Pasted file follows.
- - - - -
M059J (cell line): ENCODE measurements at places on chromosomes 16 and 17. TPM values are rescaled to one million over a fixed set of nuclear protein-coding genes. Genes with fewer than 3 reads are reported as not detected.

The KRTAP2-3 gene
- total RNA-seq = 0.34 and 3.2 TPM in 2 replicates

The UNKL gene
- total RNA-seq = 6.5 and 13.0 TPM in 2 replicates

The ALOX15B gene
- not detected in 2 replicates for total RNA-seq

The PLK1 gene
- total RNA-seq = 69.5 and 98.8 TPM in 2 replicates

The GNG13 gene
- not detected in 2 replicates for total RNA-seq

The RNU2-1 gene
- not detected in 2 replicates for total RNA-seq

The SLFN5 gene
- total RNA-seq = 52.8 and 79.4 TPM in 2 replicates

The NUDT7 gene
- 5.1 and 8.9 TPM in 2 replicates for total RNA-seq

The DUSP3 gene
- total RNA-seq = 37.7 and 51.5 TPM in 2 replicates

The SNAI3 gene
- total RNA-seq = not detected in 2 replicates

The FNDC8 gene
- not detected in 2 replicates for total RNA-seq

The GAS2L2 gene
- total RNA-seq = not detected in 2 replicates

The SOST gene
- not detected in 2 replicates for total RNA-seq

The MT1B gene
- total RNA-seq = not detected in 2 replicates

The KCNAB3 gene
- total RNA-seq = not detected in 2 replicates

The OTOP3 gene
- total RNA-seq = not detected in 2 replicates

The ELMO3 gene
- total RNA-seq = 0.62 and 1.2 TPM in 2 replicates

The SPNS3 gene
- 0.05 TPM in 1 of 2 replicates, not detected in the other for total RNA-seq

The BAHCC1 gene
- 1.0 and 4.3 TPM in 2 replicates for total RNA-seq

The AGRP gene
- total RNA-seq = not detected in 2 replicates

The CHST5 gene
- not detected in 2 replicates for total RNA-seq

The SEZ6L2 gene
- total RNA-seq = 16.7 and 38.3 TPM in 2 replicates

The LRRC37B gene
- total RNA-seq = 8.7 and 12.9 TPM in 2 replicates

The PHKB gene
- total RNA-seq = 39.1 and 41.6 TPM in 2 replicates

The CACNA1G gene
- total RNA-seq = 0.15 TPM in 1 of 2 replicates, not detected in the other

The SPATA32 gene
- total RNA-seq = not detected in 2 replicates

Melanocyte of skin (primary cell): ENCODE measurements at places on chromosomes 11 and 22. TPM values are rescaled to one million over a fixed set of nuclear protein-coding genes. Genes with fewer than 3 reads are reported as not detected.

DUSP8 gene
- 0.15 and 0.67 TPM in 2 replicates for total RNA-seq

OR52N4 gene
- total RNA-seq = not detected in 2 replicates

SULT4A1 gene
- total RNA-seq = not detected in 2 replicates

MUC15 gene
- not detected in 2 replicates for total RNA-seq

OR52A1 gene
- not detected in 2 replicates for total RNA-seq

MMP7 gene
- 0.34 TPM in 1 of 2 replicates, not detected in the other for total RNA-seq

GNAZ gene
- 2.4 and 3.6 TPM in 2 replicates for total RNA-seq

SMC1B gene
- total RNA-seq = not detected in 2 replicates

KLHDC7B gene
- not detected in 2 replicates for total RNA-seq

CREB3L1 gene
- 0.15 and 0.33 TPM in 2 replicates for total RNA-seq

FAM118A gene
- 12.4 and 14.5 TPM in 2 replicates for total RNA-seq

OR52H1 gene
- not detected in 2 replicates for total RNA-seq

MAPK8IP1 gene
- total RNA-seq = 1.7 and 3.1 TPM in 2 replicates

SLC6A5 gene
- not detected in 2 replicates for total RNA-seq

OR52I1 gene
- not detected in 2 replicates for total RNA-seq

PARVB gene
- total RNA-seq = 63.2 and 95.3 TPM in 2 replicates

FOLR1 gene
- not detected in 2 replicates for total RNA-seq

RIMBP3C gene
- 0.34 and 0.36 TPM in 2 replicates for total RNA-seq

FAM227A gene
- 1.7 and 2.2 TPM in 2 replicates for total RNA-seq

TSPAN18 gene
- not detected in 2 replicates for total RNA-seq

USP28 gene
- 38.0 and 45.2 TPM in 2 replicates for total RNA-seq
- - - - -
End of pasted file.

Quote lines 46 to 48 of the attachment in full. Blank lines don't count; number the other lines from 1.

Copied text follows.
The LRRC37B gene
- total RNA-seq = 8.7 and 12.9 TPM in 2 replicates

The PHKB gene